Posted on Friday, August 7th, 2015 by Ethan Anderton
Since we’ve had two releases from Marvel Studios this year, there’s been plenty of talk about ranking the movies in the Marvel cinematic universe. But with 20th Century Fox’s reboot of Fantastic Four hitting theaters this weekend (for better or worse), we thought it was a good time to rank all the Marvel movies that exist outside of the MCU, which include Sam Raimi’s Spider-Man trilogy, all the X-Men films and more.
Check out all the other non-MCU Marvel movies ranked after the jump!
Before we begin, it should be noted that we only decided to rank movies based on Marvel Comics since the year 2000. That’s when the original X-Men was released and became a box office hit, launching an onslaught of comic book movies, good and bad. And since then, what began as a trend has turned into a box office mainstay, paving the way for the unprecedented creation of the Marvel cinematic universe.
But again, this is about ranking all 25 of the 21st century Marvel movies outside of the MCU (including the new Fantastic Four). So working from the worst to the best, here’s our ranking of Marvel movies from the likes of 20th Century Fox, Columbia Pictures, Universal Pictures, New Line Cinema and one from Artisan Entertainment.
Ghost Rider: Spirit of Vengeance
Starting with the bottom, it might be worth noting that the bottom six movies on this list could be put in almost any order and it wouldn’t really make a difference. But we begin with the incoherent Ghost Rider sequel. Nicolas Cage may throw himself into this wild role, but it’s just a crazy mess. Ghost Rider isn’t a character easily adapted to film, especially one that’s PG-13, but that doesn’t mean you have to include a scene that features him pissing fire.
This is what happens when you let David S. Goyer direct a movie after letting Guillermo del Toro direct the best film in the Blade franchise. You get this mess of an ensemble movie featuring a wise-cracking Ryan Reynolds (he’s actually more of a smart-ass in this movie than he is as Deadpool in X-Men Origins: Wolverine, but we’ll get to that later) spouting off the words “c*ck-juggling thunder c*nt” for no good reason whatsoever. I would say that Dracula has never been so lame, but Dracula Untold came out last year.
X-Men Origins: Wolverine
How is it that Ryan Reynolds has starred in two of the worst movies based on Marvel comics and one of the worst DC comics movies too? Thankfully it looks like he’s about to redeem himself with Deadpool, a character introduced in this pitiful beginning to the standalone Wolverine franchise, and mishandled in the worst way possible. From awful special effects (those CG claws) to cheesy punchlines that rival the terrible dialogue in X-Men: The Last Stand, this movie is downright unbearable.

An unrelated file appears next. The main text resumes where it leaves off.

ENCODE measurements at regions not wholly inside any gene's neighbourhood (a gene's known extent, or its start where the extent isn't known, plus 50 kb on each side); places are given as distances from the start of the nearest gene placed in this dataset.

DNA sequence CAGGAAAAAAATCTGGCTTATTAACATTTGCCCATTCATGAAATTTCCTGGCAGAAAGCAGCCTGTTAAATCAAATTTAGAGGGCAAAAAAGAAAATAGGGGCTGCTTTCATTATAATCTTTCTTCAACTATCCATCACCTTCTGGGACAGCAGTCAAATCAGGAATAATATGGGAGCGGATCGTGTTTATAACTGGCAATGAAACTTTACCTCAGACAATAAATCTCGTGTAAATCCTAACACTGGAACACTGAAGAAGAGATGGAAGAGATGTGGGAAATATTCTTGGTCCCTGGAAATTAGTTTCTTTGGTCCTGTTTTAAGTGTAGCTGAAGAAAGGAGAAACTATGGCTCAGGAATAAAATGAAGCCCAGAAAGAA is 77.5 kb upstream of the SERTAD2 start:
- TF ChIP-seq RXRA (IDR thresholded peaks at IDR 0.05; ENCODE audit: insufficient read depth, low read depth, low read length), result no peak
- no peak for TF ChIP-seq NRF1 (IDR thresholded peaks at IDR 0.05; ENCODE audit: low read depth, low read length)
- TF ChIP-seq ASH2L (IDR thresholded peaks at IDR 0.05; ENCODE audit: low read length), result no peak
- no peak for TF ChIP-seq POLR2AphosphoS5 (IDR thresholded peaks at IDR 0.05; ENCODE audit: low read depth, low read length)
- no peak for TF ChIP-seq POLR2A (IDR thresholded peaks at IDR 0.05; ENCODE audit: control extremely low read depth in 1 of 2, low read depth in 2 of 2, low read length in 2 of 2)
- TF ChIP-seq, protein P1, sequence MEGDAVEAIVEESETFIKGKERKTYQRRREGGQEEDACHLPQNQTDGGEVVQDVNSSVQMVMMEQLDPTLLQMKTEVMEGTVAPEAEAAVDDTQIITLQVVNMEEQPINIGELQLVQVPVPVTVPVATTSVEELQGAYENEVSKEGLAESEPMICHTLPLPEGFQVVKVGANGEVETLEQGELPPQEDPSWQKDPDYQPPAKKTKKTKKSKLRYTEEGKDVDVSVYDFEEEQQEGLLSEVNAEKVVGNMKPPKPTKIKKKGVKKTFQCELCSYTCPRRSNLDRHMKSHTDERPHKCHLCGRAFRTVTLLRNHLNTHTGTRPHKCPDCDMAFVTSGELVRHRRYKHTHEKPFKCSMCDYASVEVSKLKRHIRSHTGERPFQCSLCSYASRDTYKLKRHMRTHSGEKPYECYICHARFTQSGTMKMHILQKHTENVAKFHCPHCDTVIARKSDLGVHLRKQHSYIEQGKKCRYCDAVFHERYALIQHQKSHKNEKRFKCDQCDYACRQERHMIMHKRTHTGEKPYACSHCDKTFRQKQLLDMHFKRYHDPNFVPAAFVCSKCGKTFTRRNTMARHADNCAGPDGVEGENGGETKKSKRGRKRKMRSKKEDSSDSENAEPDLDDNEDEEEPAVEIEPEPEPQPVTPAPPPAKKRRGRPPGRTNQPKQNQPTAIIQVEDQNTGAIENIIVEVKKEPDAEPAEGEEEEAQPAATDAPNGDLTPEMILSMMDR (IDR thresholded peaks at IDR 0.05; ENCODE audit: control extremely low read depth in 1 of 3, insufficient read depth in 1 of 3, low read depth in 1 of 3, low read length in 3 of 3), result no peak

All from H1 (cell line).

Fantastic Four (2015)
Fox’s second attempt to launch a Fantastic Four franchise feels like a movie made by a distracted committee; its energy level is set at “mid-week corporate strategy meeting.” Marvel’s First Family is barely united in this outing. Under-funded VFX attempt to visualize extraordinary powers, and the approach to action has all the enthusiasm of a vegan sitting down to a steak dinner. Previous Fantastic Four films lobbed too-broad comedy bombs. This one recoils so far from warmth that Reed Richards would have to invent a new instrument to detect any genuine feeling as the team finally comes together. [text by Russ Fischer]
Fantastic Four (2005)
Speaking of not-so-fantastic comedy, here’s one of two disasters featuring Marvel’s first family as a superhero sitcom. Aside from how awful the script is, and the fact that Doctor Doom is like a dastardly game show host of a villain, perhaps the worst thing in this movie is the “comedy.” It’s not that a Fantastic Four movie shouldn’t have laughs, but it should actually be funny. There’s a scene in this movie where Johnny Storm (Chris Evans) plays a shaving cream prank on The Thing (Michael Chiklis). That’s a real scene. And don’t even get me started on the fact that Reed Richards (Ioan Gruffudd) is somehow going to build a machine that reverses the superpowers whose catalyst he doesn’t really understand.
Well, it’s not the worst movie in the Ghost Rider series, but the least moldy of two rotten apples still doesn’t make a tasty treat. I’m not sure why anyone thought casting Nicolas Cage in the role of Johnny Blaze was a good idea, but here we are with this memory that can’t be easily erased, even if the movie itself is entirely forgettable. While this movie is just one out of what seems like a hundred ill-considered movies Cage has made in the past eight years, what hurts the most is that it somehow did well enough to warrant a far worse, less coherent sequel.
Fantastic Four: Rise of the Silver Surfer
At the very least, this movie is better than its predecessor, if only because of the presence of the Silver Surfer, but only in the same way that losing a foot is better than losing a hand. Neither are preferable but we’ll take the lesser of two evils. The biggest problem that Rise of the Silver Surfer has is the impending arrival of Galactus, who finally shows up in the form of a boring, non-threatening cloud. Some sequences with the Silver Surfer are cool, but that’s it. Otherwise this sequel is still a complete waste of time.